By Stage V, the final phase of The Merge, we have grown so dependent on technologies that the boundaries between the two have completely blurred. Artificial General Intelligence changes the way that we engage with day-to-day reality, sentient technology overlays our virtual existence onto the real world, and biological breakthroughs give us unprecedented control over our bodies and minds. Nanobots travel through our bloodstream, neural lace uploads thoughts to the cloud and brain-to-brain communication takes off. The human experience is elevated.

As these play out, our relationship with technology will change irreversibly. People will stop regarding machines as a separate entity – an “us” versus “them” mentality popularized by Hollywood and science fiction. Instead, the conversation will slowly shift. Technology will be regarded as an additional lobe of our brain – an essential and constant element in our lives on earth. The idea of “logging on” or “accessing the internet” will disappear – replaced by a constant connection in a world where the web flows like electricity.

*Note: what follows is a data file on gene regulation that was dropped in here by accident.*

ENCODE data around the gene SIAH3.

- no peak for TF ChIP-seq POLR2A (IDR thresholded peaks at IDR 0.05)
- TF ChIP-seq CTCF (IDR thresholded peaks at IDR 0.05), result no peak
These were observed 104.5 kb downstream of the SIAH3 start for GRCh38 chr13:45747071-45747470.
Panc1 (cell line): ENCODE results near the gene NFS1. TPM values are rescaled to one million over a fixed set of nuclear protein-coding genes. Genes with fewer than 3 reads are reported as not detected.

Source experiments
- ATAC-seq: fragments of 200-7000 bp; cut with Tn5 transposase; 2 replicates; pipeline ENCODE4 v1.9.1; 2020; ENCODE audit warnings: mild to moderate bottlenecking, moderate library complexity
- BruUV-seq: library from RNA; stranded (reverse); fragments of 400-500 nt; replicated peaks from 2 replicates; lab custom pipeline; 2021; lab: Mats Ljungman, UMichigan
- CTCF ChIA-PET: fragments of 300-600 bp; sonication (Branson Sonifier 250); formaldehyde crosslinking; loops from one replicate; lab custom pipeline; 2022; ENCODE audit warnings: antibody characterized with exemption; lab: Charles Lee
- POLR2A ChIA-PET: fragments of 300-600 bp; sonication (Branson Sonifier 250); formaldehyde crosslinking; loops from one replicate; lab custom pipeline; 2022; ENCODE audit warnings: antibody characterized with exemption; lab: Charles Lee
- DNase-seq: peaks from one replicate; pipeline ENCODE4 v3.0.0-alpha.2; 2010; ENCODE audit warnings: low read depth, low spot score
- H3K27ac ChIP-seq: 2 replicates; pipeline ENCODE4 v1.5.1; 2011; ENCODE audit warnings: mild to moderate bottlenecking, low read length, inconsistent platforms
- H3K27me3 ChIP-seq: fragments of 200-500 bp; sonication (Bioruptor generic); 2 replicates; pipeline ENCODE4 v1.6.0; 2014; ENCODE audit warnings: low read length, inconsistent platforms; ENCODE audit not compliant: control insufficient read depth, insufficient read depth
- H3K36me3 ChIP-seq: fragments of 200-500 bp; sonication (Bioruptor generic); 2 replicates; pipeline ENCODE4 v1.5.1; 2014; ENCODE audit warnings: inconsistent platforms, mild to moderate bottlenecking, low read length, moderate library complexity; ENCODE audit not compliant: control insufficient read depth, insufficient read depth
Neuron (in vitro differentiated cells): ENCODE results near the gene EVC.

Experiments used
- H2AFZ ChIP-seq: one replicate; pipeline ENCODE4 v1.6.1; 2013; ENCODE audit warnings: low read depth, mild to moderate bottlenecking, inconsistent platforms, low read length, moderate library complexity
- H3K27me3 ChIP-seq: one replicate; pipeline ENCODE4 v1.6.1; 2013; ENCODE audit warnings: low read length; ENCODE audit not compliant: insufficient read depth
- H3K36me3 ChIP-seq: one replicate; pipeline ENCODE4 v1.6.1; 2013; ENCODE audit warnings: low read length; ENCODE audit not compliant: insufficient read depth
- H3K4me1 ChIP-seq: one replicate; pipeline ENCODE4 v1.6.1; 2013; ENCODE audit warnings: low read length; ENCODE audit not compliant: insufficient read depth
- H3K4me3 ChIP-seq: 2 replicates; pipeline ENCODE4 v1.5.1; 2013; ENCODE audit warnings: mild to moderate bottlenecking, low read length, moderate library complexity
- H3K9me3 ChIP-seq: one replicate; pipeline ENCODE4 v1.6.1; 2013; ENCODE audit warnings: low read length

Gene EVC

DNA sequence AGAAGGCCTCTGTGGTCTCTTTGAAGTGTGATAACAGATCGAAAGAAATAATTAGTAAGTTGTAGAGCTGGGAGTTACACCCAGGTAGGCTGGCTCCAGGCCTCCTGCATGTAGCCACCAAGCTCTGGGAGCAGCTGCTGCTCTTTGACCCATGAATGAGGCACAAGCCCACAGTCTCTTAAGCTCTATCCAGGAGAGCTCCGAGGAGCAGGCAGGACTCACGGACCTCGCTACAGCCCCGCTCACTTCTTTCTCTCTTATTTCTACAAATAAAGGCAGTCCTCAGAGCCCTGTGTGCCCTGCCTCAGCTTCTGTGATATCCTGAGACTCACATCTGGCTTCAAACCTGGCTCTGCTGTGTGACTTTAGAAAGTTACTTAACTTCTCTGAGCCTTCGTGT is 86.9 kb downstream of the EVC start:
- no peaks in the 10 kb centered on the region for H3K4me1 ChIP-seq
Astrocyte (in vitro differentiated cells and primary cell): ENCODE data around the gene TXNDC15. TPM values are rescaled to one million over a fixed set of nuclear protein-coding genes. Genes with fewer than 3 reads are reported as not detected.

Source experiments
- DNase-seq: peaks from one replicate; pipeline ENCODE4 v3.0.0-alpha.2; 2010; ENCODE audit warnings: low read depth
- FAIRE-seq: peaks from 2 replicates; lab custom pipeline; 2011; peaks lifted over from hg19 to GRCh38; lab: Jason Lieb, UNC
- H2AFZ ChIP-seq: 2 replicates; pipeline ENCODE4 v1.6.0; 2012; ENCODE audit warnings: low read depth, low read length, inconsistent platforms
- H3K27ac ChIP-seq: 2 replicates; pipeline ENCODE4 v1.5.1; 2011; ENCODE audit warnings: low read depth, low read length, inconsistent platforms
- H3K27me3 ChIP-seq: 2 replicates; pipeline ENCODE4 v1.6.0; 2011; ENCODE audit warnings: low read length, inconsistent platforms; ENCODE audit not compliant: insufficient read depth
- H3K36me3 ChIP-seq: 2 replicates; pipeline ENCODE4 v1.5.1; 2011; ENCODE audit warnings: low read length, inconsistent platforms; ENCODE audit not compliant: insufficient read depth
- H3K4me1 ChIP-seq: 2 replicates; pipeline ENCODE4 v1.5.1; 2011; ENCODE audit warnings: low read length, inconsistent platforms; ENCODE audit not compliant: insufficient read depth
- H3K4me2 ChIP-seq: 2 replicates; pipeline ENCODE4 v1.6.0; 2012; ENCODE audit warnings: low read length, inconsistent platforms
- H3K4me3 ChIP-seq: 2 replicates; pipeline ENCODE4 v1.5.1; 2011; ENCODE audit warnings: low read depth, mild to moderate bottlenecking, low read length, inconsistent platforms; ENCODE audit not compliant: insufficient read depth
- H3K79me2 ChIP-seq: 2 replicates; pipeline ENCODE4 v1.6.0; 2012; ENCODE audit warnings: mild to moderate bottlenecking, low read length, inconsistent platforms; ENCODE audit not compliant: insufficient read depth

“In the grand scheme of things, we do have many risks and challenges, but there is nothing else that matters more to the human race than this merger,” says Bryan Johnson, a Silicon Valley CEO. “This is going to define how we evolve.”

Be Prepared

This new world also threatens to overhaul modern marketing as we know it. Many decisions will start to become automated, brands will find themselves trying to influence an algorithm rather than a human, and breakthroughs in both hardware and software will generate new expectation levels in convenience and customer experience.

Merge is by no means an exhaustive list of the technologies that will shape our future. Instead, it focuses on specific advances that are likely to impact how people interact with brands. The book establishes the urgent implications for our industry and offers guidance on how to confront these challenges head-on. It also shines a light on how marketers can assert influence by taking advantage of the transformational technologies of our time. Most importantly, it explains what needs to be done today to prepare for tomorrow – a world in which humans and technology become inextricably linked.

Let The Merge begin.

This is an excerpt from Merge, a new book written by various PHD contributors and featuring exclusive interviews from Sheryl Sandberg (Facebook), Dave Coplin (Microsoft) and Greg Corrado (Google). Copies can be purchased online.